Ontario's healthcare system losing over $100 million yearly to pharmacy fraud

Reports indicate that the provincial health ministry isn't doing enough to deter and punish offenders

Ontario's healthcare system losing over $100 million yearly to pharmacy fraud
The Canadian government’s campaign to reduce public drug spending has been concentrated on one contentious assumption: that drug prices are inflated and have to come down. Different voices have weighed in, from policy experts to industry representatives, to support or contest the assertion.

But as the debate around drug prices continues to rage, at least one province may be overlooking another major cause of wasted public-health dollars: pharmacy fraud.

Citing Karen Voin from the Canadian Life and Health Insurance Association (CLHIA), freelance journalist Josh Dehaas said the industry believes anywhere from 2% to 10% of all health-care dollars are lost to fraud yearly.

“Even if you take the conservative estimate — 2 per cent — and apply it to Ontario’s $5.9-billion public drug plan system, it works out to $118 million lost each year,” Dehaas said in an analysis piece published by TVO. According to a recent report from Auditor General Bonnie Lysyk, the Ontario Ministry of Health and Long-Term Care is recouping only around $5 million a year — which includes fake billing and money paid out in error — from pharmacy inspections. In 2015-2016, it reportedly missed $3.9 million in inappropriate billing.

“[T]he auditor general’s office looked at ministry records for 2015-16 and found that $951,900 worth of prescriptions had been paid out for dead people,” Dehaas said. “The ministry recovered just $42,365 of that.”

While many such claims result from long-term care homes failing to inform pharmacies of a resident’s passing, the lack of effort to detect and deter incorrect payouts may encourage dishonest pharmacists to continue billing for patients even after their death.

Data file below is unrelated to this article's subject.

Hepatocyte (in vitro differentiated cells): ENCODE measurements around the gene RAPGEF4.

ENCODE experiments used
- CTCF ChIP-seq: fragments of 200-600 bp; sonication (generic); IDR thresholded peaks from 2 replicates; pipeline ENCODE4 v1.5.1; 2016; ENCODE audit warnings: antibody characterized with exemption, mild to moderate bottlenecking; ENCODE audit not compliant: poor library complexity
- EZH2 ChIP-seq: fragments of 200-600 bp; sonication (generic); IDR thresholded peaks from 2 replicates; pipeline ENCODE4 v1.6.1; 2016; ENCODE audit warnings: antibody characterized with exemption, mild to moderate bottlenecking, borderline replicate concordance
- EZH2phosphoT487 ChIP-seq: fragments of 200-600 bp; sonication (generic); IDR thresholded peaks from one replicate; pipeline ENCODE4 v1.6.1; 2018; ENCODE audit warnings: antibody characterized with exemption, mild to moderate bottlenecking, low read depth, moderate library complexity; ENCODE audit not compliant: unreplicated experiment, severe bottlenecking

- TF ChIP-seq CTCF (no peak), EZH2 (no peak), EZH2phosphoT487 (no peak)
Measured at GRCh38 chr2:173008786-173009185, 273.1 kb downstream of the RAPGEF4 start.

The provincial health ministry also did not submit any reports of suspected fraud to the Ontario Provincial Police (OPP) from 2013 to 2015. In the next period (2015-2016), it reported only two cases.

After the OPP asked why no files were being sent in for investigation, the ministry forwarded 13 cases. In some cases, pharmacies couldn’t show proof that they’d purchased drugs they’d billed the province for. In others, doctors denied prescribing drugs that pharmacies claimed to have dispensed. The OPP determined that eight of the cases were too old to look into.

The Ontario College of Pharmacists, the industry self-regulator, has also been inconsistent in cancelling the licenses of erring pharmacists, Dehaas said.

“While the college says it doesn’t investigate fraud or keep statistics on fraud, it does investigate ‘professional misconduct,’ which includes ‘improper billing practices,”’ he said. “But it’s unclear whether the punishments for such infractions are enough to deter would-be fraudsters: while some pharmacists permanently lose their right to practise, others don’t.”

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